Jon Bell is prepared to live and die by the skit show sword but hopes Black Comedy will find an audience ready to look beyond colour
It’s either funny or it’s not. That’s Jon Bell’s attitude to his new skit show, Black Comedy. The writer and performer isn’t interested in “polite laughter, because it’s made by indigenous people”. He compares the situation to an episode of Seinfeld.
“You know when his dentist converts to Judaism? Jerry goes to his Rabbi, who asks ‘Does this offend you as a Jewish man?’ and Jerry goes, ‘No, it offends me as a comedian’,” Bell says.
“I think it’s a little bit like that. I’d like us to be genuinely funny, or genuinely not. Live and die by the sword.”
Bell’s conversation is peppered with biblical references, which he says comes from being the kid who sat in Sunday school and asked a million questions. This inquisitive tendency led to one of his favourite characters, Hezekiah, who quizzes Noah as he prepares to build his ark.
“Like, ‘Are you going to subcontract that? Not putting you down. Just saying, you’re not really a home handyman’,” Bell says.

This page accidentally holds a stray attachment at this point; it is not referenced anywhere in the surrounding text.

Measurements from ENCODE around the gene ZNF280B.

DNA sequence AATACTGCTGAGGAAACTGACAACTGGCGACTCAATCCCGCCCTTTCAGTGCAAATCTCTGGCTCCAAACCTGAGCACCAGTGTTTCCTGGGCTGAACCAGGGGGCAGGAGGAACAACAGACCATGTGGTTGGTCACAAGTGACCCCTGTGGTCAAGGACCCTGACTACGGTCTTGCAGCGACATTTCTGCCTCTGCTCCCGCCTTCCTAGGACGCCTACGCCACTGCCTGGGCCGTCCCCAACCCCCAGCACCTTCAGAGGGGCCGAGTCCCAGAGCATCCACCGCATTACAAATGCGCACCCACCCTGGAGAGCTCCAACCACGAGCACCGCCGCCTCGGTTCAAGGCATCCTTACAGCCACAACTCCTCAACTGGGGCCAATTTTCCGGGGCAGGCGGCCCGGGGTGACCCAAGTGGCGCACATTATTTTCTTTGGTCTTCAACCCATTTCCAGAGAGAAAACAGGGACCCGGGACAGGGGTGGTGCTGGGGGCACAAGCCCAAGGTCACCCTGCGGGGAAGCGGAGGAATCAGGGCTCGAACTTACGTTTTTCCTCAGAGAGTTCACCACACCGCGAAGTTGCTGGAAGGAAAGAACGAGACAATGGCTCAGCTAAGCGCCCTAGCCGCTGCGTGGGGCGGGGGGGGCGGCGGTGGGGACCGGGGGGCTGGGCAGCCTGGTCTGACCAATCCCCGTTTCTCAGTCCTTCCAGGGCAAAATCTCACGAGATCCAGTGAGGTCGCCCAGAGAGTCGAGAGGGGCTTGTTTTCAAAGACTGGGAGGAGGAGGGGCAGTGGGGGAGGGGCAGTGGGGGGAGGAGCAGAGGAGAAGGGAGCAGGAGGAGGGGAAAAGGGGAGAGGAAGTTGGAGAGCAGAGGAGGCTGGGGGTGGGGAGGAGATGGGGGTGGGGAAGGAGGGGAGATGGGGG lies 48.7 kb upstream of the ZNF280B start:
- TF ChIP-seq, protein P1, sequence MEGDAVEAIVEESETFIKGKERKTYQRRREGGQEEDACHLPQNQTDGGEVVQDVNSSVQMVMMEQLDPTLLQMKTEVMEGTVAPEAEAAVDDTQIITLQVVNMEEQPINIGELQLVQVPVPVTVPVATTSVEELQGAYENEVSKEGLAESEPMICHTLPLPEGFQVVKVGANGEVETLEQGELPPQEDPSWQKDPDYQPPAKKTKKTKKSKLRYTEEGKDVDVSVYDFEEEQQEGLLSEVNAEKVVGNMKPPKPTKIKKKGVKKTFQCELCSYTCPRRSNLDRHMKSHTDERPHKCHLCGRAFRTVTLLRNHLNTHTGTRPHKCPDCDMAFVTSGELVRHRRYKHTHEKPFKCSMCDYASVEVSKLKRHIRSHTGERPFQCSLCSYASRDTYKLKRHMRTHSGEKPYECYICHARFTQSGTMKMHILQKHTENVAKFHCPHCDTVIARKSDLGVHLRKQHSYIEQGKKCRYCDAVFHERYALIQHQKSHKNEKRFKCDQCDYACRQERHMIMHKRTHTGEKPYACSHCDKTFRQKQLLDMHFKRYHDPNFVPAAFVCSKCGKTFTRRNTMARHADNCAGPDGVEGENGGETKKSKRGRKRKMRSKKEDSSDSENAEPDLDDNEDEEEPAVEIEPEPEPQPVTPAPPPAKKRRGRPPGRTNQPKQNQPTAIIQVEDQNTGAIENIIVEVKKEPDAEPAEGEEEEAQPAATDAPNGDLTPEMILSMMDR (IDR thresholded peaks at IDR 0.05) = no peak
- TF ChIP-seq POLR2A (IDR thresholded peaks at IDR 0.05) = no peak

“It’s a nice little twist on the fact that Noah has to go and build this huge ark. I like the idea that it’s slightly emasculating him.”
Bell grew up in northern NSW, and started to study law in Sydney, but quickly found it wasn’t for him.
“What I probably wanted to be was on LA Law,” Bell says. “I did a year of uni, hated it, and then I got into performing arts.
“Then I went home to look after my daughter, and I sort of raised her as a single dad. I couldn’t do any performing arts stuff because I had to have a nine-to-five and be a responsible dude. So that’s when I got into writing. I’m coming back into the performing arts now.”
Bell’s flair for writing drama was firmly established with The Gods of Wheat Street and Redfern Now. He says he became “the funny guy” by accident.
“I’ve put scripts to Screen Australia, serious ones, and said, ‘Or, I can make this one about two brothers whose car broke down in a fast food drive through’. And they’re like, ‘Why don’t you do the funny one?’ I don’t know how I became a funny guy.”
Black Comedy has cameos from Matt Day, Jeff McMullen, Deborah Mailman, Sacha Horler and Brooke Satchwell.
Jon Bell (front right) with performers from his new skit show